As with TP-Link’s budget mesh offering, the extras are barebones. There are no additional security features, and parental controls are limited, but they include the basics like filters and time limits. QoS only covers device prioritization, and there is no support for WPA3 security as with Wi-Fi 5 systems. But you can split the 2.4-GHz and 5-GHz bands and create guest networks. Finally, the Deco app is a little slow and basic but deliberately simple. Anyone who likes to tinker or check the speeds their ISP delivers will be disappointed.
If you can stretch your budget to the often discounted Deco X20, I think you’ll get Wi-Fi 6, beefed-up protection, and slightly better performance. For busy homes with multiple people online at the same time or connections above 500 Mbps, you should look for something more powerful. But if money is tight, this is your best option.
Google Nest Wifi Pro (3-Pack)
Perfect for simplicity
Mesh systems don’t come much simpler than this. You don’t need to install the app to use Google’s Nest Wifi Pro (7/10, WIRED recommends) because you can add it through Google Home. These sleek bullet-shaped routers come in packs of one, two or three. There are four colors, and they are small enough to sit unobtrusively on a shelf. Each router sports two 1-gigabit ports.
Setup is very simple, as you scan the QR codes and follow the feedback in position for a strong signal. Backhaul uses the 6-GHz band, and you must place your router and nodes close together because it has limited range. Each router should cover up to 2,200 square feet and can connect up to 100 devices. Coverage and performance were solid and consistent, and testing was refreshingly free of glitches and buffering. But the Nest Wifi Pro came in mid-table with raw speed at short, mid and long range.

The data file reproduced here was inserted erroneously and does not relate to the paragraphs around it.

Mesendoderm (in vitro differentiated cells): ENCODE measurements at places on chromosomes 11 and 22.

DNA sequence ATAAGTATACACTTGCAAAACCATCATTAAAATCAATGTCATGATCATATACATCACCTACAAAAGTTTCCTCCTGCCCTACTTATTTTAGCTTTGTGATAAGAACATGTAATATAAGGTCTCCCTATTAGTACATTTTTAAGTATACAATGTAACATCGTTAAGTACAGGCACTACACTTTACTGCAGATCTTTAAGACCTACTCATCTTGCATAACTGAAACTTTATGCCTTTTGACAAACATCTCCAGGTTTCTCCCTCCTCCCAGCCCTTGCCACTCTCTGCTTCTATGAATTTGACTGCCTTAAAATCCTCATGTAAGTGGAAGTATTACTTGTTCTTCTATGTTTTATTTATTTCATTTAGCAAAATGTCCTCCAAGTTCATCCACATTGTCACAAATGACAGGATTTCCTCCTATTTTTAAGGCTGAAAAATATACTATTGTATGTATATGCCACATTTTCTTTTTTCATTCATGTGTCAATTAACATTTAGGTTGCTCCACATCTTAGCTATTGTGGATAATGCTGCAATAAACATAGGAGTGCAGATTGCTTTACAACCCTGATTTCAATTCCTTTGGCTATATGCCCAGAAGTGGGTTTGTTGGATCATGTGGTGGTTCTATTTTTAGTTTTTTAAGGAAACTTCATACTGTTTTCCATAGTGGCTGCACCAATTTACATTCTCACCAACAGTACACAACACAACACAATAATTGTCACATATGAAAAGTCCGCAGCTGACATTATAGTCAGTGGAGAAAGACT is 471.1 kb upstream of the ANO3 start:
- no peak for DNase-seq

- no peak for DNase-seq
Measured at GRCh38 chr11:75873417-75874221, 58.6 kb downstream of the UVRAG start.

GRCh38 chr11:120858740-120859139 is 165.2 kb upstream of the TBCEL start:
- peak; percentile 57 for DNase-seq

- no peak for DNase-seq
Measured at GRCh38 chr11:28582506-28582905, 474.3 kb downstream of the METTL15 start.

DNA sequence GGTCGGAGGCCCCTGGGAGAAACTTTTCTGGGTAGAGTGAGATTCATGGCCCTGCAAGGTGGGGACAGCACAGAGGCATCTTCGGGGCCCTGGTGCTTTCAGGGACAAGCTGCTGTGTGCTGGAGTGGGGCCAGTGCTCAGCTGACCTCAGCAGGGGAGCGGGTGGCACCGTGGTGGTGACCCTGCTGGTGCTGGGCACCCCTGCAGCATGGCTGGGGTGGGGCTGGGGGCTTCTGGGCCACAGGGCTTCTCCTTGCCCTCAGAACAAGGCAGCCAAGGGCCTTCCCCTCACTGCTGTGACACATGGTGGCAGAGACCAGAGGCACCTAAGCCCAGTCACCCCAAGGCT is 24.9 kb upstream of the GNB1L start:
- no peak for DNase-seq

The Wi-Fi section in the Google Home app is barebones. Scant options include guest network support, parental controls (safe search, scheduled downtime, adult website blocking), and preferences for specific devices. But this is mainly a mesh system for people who don’t want to configure anything. The Nest Wifi Pro also has built-in Thread and Bluetooth LE, and will soon support Matter, so, like the Eero, it’s a good choice for people with smart home devices.
Disappointingly, it’s not backwards compatible with older Nest routers, and the Nest Wifi Pro doesn’t have any special security software. With gigabit ports, this system isn’t great for anyone with a fast internet connection. But for people pulling 1 Gbps or less, this is a reliable, straightforward mesh system you can set and forget.
Netgear Orbi AX4200 RBK753 (3-Pack)
Perfect for larger homes
The huge Netgear Orbi range has a strong reputation, but the company’s many similar models make it difficult to choose the right one for you. The AX4200 RBK753 (I swear they’re mashing the keyboard at this point) falls somewhere in the middle of the mesh system range I tested and proved perfect for a large home. Setup was surprisingly difficult, taking over an hour to complete and multiple restarts, with the app sticking at the loading screen. The router and nodes are large, but I like the curved design. I also appreciate that things work when the LED light is off and display different colors on flag issues; Every router should work like this. There are three Gigabit Ethernet ports on the main router and two on each node.
Once up and running, the coverage, speed, and stability proved to be worth the wait, and each node was able to deliver the same speed as the main router. Speeds were a hair behind the Asus XT8, with some limitations at long distances for individual units. But with two nodes, this system provides wide coverage. A simple mobile app lets you pause the internet entirely or by device or profile, see which devices are connected, check speed, analyze Wi-Fi (see connection strength as you roam), set up a guest network, and more the things It is very good at identifying devices, which makes it easy to divide them into profiles. You must access the web interface for advanced features.